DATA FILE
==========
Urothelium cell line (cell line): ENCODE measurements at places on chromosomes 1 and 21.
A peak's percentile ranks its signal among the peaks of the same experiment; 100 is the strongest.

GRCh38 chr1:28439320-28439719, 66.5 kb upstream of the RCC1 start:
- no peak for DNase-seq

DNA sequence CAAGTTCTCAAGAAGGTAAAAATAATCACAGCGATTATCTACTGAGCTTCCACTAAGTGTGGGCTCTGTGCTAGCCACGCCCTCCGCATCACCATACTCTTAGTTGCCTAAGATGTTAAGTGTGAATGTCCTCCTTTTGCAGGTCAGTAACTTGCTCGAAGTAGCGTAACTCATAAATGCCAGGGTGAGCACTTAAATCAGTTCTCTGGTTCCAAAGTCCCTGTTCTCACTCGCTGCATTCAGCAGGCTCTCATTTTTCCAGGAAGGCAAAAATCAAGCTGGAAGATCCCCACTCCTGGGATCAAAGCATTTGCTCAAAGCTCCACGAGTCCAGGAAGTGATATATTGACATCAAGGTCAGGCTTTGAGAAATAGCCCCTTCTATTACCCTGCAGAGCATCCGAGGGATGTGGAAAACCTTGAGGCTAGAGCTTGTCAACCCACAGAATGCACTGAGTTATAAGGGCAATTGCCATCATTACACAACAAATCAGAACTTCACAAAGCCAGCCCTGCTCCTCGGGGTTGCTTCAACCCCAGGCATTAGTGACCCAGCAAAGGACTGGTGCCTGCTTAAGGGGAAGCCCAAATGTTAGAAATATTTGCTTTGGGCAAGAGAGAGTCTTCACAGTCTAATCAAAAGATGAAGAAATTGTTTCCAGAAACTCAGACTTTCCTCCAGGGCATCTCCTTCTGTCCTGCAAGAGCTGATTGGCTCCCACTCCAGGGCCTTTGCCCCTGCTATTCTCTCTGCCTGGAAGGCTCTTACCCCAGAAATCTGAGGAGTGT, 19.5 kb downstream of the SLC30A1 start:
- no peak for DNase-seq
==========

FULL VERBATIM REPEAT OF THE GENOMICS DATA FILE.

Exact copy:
Urothelium cell line (cell line): ENCODE measurements at places on chromosomes 1 and 21.
A peak's percentile ranks its signal among the peaks of the same experiment; 100 is the strongest.

GRCh38 chr1:28439320-28439719, 66.5 kb upstream of the RCC1 start:
- no peak for DNase-seq

DNA sequence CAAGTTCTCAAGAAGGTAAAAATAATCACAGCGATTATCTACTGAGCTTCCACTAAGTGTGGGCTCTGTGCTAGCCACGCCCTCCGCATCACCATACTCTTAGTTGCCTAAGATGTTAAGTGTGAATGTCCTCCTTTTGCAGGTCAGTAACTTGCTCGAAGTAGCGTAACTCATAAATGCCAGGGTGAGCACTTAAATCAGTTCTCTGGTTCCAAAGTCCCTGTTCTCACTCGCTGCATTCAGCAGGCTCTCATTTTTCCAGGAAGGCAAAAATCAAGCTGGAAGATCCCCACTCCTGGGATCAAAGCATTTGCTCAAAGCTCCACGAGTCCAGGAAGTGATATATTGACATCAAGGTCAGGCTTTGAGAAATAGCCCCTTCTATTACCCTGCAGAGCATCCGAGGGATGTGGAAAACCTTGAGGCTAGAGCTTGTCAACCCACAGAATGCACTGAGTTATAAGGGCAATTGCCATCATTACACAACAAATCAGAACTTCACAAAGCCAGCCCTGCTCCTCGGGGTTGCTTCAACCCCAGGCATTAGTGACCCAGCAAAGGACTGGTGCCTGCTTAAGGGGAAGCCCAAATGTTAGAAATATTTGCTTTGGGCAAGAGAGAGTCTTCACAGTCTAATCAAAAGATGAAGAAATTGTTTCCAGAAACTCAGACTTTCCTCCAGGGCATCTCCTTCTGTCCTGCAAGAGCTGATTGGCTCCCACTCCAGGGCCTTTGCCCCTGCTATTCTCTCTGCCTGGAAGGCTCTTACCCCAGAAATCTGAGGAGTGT, 19.5 kb downstream of the SLC30A1 start:
- no peak for DNase-seq